Paintball Eye Injuries

The popularity of paintball continues to increase, despite its potential to cause serious eye injuries. It is important to always wear eye protection when on or near where paintball is being played.


Short of death, blindness is clearly the worst injury paintball can cause. Although in most cases the eye might be able to be operated on, some injuries are so severe that surgery is not possible.

Lens Subluxation

When a paintball shot comes into direct contact with a person’s eye, the damage can fall into a range of severity. A lens subluxation, which occurs when a paintball strikes a closed eyed, is a partial dislocation of the lens directly behind the pupil of the eye. This eye injury can be operated on by way of a cataract extraction, in which the natural lens is removed and replaced with a synthetic lens to restore the transparency.

Angle Recession

When a paintball strikes the eye, it has the potential to damage different fluid sacks, such as the tear ducts. An angle recession is when the eye experiences trauma resulting in an abnormal elevation of pressure inside of the eye because of the leakage of fluid. This eye injury can severely damage optic nerves and affect the ability to produce a proper amount of eye fluid. It can be operated on through either laser surgery or incisional surgery.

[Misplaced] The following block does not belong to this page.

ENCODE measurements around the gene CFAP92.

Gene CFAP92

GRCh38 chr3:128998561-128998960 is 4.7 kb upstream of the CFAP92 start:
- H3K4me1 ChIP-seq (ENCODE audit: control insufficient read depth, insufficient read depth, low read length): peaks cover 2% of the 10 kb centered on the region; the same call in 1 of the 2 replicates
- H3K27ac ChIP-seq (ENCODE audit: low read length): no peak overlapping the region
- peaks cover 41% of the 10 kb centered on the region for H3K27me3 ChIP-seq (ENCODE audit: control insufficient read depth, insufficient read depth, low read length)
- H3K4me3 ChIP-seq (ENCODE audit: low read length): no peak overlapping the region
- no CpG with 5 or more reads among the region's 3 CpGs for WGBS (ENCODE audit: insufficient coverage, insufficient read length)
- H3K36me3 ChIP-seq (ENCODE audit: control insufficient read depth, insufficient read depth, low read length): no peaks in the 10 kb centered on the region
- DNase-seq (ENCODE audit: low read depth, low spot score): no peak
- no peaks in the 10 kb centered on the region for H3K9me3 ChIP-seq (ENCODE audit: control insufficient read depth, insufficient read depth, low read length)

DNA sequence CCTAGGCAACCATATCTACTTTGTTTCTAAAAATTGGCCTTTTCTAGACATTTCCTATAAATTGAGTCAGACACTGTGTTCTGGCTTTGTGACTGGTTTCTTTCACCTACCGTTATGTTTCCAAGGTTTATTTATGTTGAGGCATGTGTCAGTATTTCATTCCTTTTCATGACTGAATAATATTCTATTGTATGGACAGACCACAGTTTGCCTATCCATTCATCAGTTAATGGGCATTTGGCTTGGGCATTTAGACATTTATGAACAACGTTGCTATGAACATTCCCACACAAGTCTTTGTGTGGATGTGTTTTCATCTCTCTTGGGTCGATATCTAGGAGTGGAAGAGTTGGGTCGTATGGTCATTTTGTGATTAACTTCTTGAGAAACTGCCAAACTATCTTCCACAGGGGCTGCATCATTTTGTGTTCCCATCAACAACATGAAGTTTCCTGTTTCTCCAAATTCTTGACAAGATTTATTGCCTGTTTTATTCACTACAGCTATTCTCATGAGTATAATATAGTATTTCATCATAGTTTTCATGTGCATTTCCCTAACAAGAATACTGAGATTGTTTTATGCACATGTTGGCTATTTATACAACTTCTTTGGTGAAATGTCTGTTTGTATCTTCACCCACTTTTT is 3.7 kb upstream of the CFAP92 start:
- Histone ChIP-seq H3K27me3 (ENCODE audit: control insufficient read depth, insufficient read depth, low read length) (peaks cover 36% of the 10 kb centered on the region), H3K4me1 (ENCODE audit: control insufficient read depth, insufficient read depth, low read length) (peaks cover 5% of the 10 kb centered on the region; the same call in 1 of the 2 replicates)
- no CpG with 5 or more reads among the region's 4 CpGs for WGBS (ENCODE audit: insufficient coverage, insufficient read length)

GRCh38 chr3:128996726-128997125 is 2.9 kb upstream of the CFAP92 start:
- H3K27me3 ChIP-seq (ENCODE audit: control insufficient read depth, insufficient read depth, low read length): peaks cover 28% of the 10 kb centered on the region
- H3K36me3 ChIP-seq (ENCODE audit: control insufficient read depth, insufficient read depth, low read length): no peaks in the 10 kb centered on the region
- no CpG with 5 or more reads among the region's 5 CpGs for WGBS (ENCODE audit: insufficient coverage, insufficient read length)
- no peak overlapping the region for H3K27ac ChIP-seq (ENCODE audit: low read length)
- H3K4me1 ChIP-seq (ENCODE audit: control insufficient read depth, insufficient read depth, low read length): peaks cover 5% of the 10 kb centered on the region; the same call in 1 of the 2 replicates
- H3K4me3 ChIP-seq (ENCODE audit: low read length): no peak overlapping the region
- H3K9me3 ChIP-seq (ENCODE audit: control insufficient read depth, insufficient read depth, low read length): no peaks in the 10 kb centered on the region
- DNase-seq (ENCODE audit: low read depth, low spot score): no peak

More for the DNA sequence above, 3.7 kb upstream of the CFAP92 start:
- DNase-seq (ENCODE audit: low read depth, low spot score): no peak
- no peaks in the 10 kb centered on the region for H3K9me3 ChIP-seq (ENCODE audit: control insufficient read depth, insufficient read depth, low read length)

Eye ruptures can occur if a paintball grazes the eye or even if a piece of a paintball comes into contact with the surface of the eye. An eye rupture is when a blood vessel becomes damaged from a clot, which causes added pressure on the affected vessel, resulting in the break. Eye ruptures tend not to be as serious as other eye injuries. This eye injury can either be surgically repaired or naturally repaired, which takes about two to three weeks to fully heal.

Detached Retinas

Detached retinas are caused when a paintball strikes the eye, whether opened or closed, and forces the eye to be pushed out of place due to the sudden blunt force trauma. A detached retina is when the retina in the back of the eye becomes separated from the optic nerve, causing severe blurriness. If this eye injury is not treated, it will usually lead to blindness. A detached retina can be treated by either laser surgery or cryotherapy, which is when the retina is frozen back into place to the eye wall.